Curatrix Technologies is proof that MSPs can make big strides in customer satisfaction and consistency. By creating a service model that allows them to be proactive with clients, Curatrix is preventing issues before they start and keeping clients up-to-date.
Based out of Portsmouth in the United Kingdom, Curatrix Technologies found a way to shift from reacting to the needs of their clients to being a proactive partner in client success. By creating a service-level agreement (SLA) that sets clear expectations from both the client and MSP, Curatrix maintains high-quality service and operations.
Nick DaCosta-Greene, Operations Director at Curatrix Technologies, explained how they changed their approach to client meetings like Quarterly Business Reviews (QBRs). When the chance to meet with clients came around, the MSP had a list of bullet points on their agenda but could sometimes lack a consistent approach or focus. He said they would occasionally “fumble through” the meeting and send any next steps or fixes through to the Curatrix team.
“Whatever needs to be fixed or introduced or deployed, it would ultimately go back [to the team], and we would be reactive. We are trying not to be a reactive company. The whole point of our model is that we are being proactive.” he said. “That’s pre-QBR understanding the service-level agreement, the customers’ tickets, incident response… all of that over time has evolved into a structured QBR.”
Before crafting a structured QBR, they needed to have an understanding of their SLA with the client, the customers’ tickets, and their incident responses. Without the right tools it can be very difficult to get that done, DaCosta-Greene said.
“We’re being paid to be a managed service provider, right. A managed one, not a ‘sit on the sidelines waiting for stuff to go wrong’ provider. It’s a managed service provider,” he said.
Part of the solution for Curatrix was finding a way to be able to present a clean and concise summary of the client’s asset status during QBRs. Finding ScalePad Lifecycle Manager was a big help in planning meetings with clients and making communication easy. They brought Lifecycle Manager into their tech stack with the central goal of improving their QBRs.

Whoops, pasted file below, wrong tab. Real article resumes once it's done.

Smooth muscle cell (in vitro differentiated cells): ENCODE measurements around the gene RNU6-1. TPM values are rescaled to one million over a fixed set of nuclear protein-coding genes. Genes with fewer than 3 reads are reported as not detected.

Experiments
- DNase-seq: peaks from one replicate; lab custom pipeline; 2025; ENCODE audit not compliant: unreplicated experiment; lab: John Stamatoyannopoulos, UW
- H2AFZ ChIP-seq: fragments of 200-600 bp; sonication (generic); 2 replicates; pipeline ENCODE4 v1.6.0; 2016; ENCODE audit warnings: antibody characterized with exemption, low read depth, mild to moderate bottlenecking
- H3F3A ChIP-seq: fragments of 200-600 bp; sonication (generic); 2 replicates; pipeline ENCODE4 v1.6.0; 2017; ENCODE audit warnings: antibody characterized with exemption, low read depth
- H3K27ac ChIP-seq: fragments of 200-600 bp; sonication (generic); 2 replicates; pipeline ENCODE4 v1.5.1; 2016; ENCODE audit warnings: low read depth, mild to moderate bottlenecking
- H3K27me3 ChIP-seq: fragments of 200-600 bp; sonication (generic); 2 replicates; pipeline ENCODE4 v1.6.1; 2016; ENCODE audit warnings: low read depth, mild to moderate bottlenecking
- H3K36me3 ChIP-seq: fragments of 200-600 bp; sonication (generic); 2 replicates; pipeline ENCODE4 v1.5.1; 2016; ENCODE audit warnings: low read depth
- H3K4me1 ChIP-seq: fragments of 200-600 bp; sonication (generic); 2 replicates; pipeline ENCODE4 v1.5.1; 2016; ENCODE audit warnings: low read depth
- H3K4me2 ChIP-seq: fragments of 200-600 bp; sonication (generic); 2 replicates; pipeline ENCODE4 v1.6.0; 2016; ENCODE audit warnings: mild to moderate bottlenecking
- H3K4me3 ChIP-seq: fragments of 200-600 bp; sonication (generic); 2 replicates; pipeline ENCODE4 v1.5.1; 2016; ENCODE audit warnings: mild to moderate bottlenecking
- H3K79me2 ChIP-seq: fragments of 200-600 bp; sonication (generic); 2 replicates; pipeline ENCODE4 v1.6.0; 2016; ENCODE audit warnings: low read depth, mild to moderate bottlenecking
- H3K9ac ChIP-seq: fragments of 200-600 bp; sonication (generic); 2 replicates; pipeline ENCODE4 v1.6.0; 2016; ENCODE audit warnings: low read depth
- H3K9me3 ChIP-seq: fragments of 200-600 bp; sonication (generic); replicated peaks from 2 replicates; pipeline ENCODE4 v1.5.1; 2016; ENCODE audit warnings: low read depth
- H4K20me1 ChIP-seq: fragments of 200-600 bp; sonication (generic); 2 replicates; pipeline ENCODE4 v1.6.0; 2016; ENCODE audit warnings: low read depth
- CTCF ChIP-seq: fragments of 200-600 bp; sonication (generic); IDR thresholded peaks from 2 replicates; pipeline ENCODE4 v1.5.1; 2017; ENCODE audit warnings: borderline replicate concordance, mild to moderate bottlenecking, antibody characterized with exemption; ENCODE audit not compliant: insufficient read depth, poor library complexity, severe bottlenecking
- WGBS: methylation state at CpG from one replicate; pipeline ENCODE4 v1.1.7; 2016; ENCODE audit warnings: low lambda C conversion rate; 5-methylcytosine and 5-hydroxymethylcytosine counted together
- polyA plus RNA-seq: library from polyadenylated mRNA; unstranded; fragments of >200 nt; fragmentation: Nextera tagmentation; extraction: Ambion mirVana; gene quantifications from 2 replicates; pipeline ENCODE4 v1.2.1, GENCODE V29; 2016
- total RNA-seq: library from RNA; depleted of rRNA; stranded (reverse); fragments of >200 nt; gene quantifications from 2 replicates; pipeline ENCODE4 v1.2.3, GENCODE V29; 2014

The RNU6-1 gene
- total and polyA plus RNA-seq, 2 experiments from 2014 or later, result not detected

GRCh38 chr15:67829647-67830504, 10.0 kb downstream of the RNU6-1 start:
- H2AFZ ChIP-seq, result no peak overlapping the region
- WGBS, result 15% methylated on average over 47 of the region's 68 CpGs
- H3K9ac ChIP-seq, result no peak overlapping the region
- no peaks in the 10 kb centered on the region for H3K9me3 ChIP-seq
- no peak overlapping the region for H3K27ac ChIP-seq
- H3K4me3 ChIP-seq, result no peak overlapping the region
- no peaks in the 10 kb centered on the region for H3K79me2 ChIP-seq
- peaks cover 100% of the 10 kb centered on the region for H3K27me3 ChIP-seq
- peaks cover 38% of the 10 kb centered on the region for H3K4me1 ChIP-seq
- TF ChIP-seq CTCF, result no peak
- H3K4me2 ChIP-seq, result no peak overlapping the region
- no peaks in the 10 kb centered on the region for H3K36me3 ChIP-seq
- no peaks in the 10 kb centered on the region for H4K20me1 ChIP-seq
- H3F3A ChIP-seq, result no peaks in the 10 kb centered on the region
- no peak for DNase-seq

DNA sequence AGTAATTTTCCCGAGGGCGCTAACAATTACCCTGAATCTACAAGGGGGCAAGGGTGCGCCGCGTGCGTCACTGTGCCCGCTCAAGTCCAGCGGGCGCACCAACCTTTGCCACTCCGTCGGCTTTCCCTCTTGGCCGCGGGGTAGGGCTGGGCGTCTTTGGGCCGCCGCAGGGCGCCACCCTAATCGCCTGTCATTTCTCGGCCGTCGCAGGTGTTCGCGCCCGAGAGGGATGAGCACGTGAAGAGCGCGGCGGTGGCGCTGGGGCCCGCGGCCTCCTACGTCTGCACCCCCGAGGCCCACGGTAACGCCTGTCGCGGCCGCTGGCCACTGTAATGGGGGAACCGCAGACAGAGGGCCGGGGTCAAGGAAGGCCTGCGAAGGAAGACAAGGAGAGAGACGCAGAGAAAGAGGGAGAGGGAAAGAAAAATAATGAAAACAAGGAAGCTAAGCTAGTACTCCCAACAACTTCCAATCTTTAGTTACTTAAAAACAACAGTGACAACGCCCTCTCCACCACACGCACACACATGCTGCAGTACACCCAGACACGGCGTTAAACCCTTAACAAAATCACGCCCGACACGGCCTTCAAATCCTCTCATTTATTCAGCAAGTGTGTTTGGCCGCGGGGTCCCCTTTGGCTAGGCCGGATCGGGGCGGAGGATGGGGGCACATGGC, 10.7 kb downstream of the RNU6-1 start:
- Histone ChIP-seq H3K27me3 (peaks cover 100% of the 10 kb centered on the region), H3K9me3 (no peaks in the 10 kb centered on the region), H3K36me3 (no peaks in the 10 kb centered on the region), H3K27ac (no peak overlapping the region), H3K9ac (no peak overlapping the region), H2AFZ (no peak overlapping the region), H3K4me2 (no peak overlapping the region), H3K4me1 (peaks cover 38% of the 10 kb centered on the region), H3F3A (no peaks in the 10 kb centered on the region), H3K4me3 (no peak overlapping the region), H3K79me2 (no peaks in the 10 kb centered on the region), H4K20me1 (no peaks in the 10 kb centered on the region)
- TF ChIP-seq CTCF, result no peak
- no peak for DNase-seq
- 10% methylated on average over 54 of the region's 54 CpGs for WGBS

DaCosta-Greene explained that with Lifecycle Manager they were able to start forecasting clients’ needs from three to 12 months into the future, which allowed Curatrix to consider their options for hardware replacement ahead of time.
Curatrix Technologies was created to provide support to their parent company Fasset Technologies’ backup services and began its MSP journey after partnering with another IT company to win a contract with the London School of Economics.
The MSP’s mission evolved to providing corporate-level security and service at small-to-medium size business prices.
In the years since, developing SLAs with clients and agreeing upon a standard of maintenance has become a cornerstone of their proactive service approach. Incorporating Lifecycle Manager into their toolset has meaningfully supported both Curatrix’s service and their clients’ operations, DaCosta-Greene said.
In 2018, their model of a compact, consolidated IT service really hit home and Lifecycle Manager played a part in one of the biggest projects they had tackled. After securing a contract with a large UK-based charity, the Lifecycle Manager asset report showed a dire situation for the charity’s tech environment.
As one of the tools used in this process, Lifecycle Manager’s asset lifecycle reports allowed Curatrix to break down the status of the organization’s tech, both visually through graphic breakdowns, and in detailed list form. Assets are color-coded to note their status, with green being an asset in good standing while red is used for high-risk assets.
The asset report showed a tech environment that was almost entirely categorized in the red— high-risk category. Curatrix took this report to their client and explained that the quality of service they wanted to provide would not be possible with a tech environment so out-of-date and vulnerable without a complete hardware refresh. This could leave the possibility for litigation over a breach of the SLA.
“From a litigation perspective, Lifecycle Manager reduced the risk exposure,” DaCosta-Greene said.
Curatrix’s response to the asset report prompted the charity to replace everything including every laptop, almost every server, and migrate everything from all of the Customer Relationship Management software that they were operating from on-prem to the cloud.
“So essentially what started off as a basic IT support agreement turned into a full digital evolution for that charity,” he said.
The charity was able to recognize the need for this refresh and wanted to invest into their organization. They didn’t have to worry about vulnerabilities or hardware failure and instead could focus on moving forward and scaling upwards, DaCosta-Greene explained.
“In the pie chart it was red, there was not a single amber or green. It was kind of eye-opening and prompted everybody at every level of the organization to involve themselves in the decision-making process,” he said.
After this experience, Curatrix has been able to use what they’ve learned and apply those lessons to the way they manage client relationships, including their QBRs.
By keeping their client’s environment up to date, Curatrix has avoided having to react to constant problems and instead begin working to improve the operations for the future.
Curatrix was able to find success by using its tools to set expectations and manage its relationships with clients. Lifecycle Manager was a part of making those conversations easy to understand for everyone they work with.